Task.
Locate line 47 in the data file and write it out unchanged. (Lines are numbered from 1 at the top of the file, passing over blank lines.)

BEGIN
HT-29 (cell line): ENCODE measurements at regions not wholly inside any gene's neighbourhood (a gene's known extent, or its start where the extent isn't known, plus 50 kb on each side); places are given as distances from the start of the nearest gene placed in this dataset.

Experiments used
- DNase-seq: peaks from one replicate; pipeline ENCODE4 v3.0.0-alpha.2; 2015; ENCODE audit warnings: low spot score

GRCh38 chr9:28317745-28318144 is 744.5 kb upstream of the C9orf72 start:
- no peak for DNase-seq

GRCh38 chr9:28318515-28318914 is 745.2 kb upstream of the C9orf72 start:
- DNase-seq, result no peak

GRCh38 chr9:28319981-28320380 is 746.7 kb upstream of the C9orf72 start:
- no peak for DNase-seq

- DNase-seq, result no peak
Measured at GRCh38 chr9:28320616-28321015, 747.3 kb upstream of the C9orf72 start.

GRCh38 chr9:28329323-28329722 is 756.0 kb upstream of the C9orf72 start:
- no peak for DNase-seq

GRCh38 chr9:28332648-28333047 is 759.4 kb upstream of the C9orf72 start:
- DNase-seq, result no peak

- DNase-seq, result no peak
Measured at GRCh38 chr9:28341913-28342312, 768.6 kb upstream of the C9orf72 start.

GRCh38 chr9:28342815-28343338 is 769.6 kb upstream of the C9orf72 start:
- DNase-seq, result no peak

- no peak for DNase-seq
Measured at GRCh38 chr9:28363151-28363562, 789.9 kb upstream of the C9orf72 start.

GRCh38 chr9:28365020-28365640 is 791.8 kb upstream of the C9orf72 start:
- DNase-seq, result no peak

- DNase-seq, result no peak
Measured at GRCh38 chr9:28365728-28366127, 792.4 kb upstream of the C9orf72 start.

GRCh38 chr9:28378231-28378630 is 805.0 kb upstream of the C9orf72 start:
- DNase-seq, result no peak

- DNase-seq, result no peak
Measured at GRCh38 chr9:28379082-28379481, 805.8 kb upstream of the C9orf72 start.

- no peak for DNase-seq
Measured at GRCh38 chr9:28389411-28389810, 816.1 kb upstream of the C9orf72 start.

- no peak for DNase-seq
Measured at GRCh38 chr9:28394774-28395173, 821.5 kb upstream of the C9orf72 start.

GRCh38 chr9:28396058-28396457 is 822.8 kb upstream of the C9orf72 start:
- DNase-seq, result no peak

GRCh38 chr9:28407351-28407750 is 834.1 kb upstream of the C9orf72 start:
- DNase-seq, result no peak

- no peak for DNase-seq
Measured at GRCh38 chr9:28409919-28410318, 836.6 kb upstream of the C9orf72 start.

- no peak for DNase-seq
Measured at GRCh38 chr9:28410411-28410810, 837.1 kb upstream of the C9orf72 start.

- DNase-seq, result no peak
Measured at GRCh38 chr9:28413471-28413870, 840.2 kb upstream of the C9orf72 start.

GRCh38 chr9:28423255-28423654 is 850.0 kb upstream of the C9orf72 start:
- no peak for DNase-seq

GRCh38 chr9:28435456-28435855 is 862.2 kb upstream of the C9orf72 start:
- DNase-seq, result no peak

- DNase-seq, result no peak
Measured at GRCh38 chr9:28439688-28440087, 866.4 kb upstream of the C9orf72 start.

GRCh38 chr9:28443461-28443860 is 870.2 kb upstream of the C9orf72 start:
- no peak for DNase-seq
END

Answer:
- DNase-seq, result no peak